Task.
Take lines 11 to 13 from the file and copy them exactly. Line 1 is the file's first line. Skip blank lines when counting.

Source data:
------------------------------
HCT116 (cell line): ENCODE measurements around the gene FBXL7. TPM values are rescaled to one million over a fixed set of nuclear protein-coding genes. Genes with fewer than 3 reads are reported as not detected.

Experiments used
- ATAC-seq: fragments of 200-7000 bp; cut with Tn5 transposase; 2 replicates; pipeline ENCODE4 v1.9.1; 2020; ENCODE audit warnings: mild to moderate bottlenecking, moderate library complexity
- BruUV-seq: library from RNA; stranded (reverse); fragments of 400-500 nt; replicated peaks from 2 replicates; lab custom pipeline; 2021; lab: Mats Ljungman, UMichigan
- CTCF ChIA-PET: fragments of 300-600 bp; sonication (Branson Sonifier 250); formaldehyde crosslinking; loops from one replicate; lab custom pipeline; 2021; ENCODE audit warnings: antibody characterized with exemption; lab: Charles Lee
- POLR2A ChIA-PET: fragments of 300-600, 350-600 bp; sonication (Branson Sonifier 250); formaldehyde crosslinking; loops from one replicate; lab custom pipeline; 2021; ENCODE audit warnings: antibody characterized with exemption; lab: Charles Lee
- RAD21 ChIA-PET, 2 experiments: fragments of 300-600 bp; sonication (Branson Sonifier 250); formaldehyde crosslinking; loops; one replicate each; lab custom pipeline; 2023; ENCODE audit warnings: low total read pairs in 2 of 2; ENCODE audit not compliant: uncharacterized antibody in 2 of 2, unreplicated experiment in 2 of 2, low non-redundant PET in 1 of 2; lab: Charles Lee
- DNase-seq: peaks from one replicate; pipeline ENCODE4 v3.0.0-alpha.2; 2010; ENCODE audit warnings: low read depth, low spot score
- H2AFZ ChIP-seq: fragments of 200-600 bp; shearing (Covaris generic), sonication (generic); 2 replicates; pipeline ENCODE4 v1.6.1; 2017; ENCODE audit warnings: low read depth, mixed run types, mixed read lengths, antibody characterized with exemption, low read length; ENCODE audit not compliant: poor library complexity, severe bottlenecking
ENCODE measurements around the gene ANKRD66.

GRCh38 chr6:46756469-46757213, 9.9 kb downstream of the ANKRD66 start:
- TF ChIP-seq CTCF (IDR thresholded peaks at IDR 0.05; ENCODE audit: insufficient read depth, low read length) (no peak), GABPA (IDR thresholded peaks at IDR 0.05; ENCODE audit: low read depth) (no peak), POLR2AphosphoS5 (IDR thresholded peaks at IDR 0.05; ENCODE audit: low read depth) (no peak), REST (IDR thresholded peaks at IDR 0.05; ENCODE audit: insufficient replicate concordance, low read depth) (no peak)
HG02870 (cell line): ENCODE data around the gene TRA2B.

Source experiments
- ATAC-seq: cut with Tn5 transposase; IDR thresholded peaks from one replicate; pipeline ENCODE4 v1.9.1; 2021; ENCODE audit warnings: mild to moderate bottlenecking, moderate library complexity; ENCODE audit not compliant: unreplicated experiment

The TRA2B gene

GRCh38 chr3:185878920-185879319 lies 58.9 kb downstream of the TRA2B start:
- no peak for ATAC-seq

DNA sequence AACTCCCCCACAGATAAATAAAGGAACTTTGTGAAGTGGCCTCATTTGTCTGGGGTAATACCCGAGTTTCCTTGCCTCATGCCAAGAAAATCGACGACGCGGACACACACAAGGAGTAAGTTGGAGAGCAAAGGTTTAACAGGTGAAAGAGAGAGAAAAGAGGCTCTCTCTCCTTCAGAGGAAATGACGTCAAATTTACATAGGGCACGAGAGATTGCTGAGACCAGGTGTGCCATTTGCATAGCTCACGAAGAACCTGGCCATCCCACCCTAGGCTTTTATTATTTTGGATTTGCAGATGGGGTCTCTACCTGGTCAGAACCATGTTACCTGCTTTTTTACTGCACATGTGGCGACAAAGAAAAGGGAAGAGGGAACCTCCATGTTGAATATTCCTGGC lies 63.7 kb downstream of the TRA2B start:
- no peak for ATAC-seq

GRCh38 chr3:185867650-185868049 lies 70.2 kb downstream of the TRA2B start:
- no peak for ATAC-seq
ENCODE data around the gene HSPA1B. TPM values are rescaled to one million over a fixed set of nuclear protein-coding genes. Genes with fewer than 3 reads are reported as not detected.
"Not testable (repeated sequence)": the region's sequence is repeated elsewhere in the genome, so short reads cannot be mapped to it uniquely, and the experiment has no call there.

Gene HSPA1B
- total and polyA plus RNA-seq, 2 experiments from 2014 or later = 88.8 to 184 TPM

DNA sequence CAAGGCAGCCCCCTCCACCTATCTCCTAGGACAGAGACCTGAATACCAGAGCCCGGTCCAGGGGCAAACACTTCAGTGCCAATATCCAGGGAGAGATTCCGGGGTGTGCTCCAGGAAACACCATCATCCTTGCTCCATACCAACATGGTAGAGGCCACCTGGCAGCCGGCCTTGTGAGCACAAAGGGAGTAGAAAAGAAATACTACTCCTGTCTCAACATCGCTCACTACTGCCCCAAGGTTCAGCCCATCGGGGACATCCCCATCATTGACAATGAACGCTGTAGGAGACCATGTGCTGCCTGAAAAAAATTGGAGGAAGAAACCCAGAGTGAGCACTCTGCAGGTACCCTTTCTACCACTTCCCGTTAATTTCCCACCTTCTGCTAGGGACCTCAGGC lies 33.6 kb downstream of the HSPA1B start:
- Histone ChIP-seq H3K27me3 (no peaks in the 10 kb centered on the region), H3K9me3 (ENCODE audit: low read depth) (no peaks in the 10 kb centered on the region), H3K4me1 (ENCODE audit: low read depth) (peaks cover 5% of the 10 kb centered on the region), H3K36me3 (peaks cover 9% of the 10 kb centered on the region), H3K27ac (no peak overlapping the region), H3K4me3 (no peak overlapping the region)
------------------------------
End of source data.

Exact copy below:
GRCh38 chr6:46756469-46757213, 9.9 kb downstream of the ANKRD66 start:
- TF ChIP-seq CTCF (IDR thresholded peaks at IDR 0.05; ENCODE audit: insufficient read depth, low read length) (no peak), GABPA (IDR thresholded peaks at IDR 0.05; ENCODE audit: low read depth) (no peak), POLR2AphosphoS5 (IDR thresholded peaks at IDR 0.05; ENCODE audit: low read depth) (no peak), REST (IDR thresholded peaks at IDR 0.05; ENCODE audit: insufficient replicate concordance, low read depth) (no peak)
HG02870 (cell line): ENCODE data around the gene TRA2B.